Examining infant and toddler feeding practices

The Challenge 

Poor nutrition can have a detrimental effect on a woman’s pregnancy, as well as on the subsequent physical and cognitive development of her infant. In 1974, the federal Special Supplemental Nutrition Program for Women, Infants, and Children program, popularly known as WIC, was established to remedy nutritional deficiencies often experienced by low-income women, infants, and children (up to age 5) through the provision of food assistance, nutrition education, and referrals to health services.

Since the first U.S. Department of Agriculture (USDA) Food and Nutrition Service (FNS) WIC Infant Feeding Practices Study (IFPS-1) 20 years ago, WIC program recommendations for infant feeding practices have changed markedly, particularly with revisions introduced in 2009 to WIC food packages, as well as adoption of a stronger emphasis on nutrition education and breastfeeding.

The overall purpose of the current (i.e., second) WIC Infant and Toddler Feeding Practices Study (ITFPS-2) is to conduct a nationally representative, longitudinal study of contemporary WIC infant, toddler, and early childhood feeding practices.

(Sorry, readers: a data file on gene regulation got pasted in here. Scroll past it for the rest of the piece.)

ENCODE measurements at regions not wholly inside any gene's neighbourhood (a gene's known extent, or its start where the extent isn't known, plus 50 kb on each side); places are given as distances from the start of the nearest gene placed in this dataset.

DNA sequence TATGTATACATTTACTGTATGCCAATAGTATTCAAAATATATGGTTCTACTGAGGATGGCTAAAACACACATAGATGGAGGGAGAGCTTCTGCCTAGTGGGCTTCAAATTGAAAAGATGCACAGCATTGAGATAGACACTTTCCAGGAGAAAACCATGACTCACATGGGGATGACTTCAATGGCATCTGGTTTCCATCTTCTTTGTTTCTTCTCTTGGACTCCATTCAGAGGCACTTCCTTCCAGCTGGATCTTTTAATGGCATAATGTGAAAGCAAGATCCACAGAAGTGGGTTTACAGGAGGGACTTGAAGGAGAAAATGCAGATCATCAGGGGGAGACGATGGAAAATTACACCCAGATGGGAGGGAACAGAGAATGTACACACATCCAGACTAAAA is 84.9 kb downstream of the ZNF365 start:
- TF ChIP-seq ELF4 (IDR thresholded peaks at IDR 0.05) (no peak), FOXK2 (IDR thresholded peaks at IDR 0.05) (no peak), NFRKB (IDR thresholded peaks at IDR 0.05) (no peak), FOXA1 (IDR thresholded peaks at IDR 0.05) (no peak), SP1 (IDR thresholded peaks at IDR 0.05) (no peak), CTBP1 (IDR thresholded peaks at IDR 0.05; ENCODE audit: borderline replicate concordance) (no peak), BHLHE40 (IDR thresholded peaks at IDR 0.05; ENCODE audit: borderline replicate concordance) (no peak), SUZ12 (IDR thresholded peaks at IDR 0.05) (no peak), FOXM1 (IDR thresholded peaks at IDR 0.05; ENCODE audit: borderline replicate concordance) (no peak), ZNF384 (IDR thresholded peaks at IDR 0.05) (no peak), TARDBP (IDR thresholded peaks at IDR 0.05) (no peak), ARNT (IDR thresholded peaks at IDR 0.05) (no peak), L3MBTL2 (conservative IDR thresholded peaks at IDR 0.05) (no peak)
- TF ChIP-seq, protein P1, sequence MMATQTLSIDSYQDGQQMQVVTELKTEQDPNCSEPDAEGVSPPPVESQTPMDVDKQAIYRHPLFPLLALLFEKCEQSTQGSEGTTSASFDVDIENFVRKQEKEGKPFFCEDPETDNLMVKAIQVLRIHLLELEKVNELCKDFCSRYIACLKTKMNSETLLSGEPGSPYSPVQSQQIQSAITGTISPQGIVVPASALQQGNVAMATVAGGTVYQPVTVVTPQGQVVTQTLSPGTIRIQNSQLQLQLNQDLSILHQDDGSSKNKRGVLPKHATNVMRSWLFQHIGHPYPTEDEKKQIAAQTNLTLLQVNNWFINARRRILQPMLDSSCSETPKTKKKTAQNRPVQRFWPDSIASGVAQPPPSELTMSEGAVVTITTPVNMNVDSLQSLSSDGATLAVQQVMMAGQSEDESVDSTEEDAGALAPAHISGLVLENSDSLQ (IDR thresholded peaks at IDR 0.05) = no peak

Our Solutions 

  • The Westat team, led by experts in nutrition epidemiology, child development, and economics, recruited a nationally representative sample of more than 4,000 mothers at WIC sites to participate in the study.
  • We collected data from state agencies that administer WIC using key informant interviews, and from WIC staff through a web survey, to determine how WIC sites are delivering services.
  • Specially trained dietary telephone data collectors are interviewing participating mothers in the study up to 17 times, until their child is 5 years old. The interviews include questions about what the child ate the day before the interview; specific feeding practices, such as breastfeeding; social and demographic characteristics; satisfaction with WIC services, including nutrition education and breastfeeding support; child health and growth; and more.
  • We are collecting measurements of the study children’s weight and length from administrative records.
  • This study uses Blaise, a comprehensive commercial, off-the-shelf (COTS) survey processing system. It provides integrated multimode support for computer-assisted survey data collection. This includes interviewer-assisted (e.g., computer-assisted personal interviewing [CAPI], computer-assisted telephone interviewing [CATI]) and self-response (e.g., computer-assisted web interviewing [CAWI]) modes across a wide variety of platforms (smartphone, tablet, desktop).

The Results 

  • Westat will prepare 5 final reports (at 12, 24, 36, 48, and 60 months) that present and interpret the longitudinal data in the only current study of infant and toddler feeding practices in low-income families.
  • This study affirms the USDA’s Food, Nutrition, and Consumer Services (FNCS) 2010 fourth strategic goal: to ensure that all U.S. children have access to safe, nutritious, and balanced meals. Results will be used to inform the 2020 Dietary Guidelines for Americans for the 0- to 24-month age group, and to inform WIC program policy.

Our Client 

Food and Nutrition Service (FNS)